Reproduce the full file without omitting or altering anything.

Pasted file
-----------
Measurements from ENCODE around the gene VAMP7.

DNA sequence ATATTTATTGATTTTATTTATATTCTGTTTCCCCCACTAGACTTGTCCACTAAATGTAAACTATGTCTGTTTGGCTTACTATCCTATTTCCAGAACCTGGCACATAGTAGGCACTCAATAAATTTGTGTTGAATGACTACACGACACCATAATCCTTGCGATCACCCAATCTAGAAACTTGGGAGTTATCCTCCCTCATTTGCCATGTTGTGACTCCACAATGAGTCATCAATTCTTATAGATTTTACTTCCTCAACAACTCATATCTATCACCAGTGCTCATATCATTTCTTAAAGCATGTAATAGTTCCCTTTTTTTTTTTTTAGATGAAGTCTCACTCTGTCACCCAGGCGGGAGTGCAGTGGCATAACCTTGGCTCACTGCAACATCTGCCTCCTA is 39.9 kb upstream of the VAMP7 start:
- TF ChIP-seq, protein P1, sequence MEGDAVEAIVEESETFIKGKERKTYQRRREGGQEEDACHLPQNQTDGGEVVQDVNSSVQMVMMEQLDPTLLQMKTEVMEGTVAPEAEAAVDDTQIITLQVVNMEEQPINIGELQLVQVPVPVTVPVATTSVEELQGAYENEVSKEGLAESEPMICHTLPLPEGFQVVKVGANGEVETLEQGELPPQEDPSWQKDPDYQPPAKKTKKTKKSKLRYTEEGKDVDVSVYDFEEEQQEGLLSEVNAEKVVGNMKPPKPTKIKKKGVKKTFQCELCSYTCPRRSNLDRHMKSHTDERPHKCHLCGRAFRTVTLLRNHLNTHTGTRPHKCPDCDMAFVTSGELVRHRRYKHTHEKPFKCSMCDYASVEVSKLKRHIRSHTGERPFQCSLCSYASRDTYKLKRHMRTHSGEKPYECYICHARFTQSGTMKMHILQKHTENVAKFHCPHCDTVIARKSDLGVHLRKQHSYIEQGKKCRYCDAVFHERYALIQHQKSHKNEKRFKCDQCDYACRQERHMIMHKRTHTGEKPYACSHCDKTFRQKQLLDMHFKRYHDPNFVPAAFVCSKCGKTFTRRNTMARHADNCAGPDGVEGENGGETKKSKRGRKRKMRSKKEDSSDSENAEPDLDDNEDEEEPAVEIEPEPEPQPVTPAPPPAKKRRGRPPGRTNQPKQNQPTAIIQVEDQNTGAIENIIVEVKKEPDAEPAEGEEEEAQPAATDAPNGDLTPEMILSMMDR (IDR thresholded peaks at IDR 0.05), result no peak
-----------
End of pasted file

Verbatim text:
Measurements from ENCODE around the gene VAMP7.

DNA sequence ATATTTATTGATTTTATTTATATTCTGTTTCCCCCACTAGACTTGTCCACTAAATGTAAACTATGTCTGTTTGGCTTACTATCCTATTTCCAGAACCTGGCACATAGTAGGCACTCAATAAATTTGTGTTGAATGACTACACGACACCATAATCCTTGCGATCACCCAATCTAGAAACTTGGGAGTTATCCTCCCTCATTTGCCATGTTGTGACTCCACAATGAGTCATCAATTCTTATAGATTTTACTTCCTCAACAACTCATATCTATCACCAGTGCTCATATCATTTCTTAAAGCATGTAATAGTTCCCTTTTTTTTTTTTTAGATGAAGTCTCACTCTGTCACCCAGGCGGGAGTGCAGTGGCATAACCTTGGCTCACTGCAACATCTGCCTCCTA is 39.9 kb upstream of the VAMP7 start:
- TF ChIP-seq, protein P1, sequence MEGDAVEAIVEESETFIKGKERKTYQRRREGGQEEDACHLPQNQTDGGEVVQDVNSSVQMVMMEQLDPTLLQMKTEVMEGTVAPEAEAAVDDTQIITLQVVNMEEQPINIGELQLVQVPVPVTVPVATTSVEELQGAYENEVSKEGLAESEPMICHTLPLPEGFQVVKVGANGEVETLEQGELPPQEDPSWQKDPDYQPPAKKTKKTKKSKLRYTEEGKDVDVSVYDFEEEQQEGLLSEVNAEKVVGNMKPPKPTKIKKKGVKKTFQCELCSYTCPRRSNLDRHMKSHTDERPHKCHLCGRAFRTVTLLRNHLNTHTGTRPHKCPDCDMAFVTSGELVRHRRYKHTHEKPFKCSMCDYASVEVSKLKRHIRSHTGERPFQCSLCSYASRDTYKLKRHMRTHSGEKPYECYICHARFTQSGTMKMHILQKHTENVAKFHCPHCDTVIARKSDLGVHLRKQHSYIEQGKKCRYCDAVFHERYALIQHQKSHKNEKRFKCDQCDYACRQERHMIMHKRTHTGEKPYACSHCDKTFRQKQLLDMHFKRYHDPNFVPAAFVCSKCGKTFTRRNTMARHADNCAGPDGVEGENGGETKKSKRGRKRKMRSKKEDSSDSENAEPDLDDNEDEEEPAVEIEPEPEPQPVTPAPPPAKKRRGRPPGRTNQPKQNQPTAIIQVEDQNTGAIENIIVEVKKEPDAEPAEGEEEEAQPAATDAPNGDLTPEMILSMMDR (IDR thresholded peaks at IDR 0.05), result no peak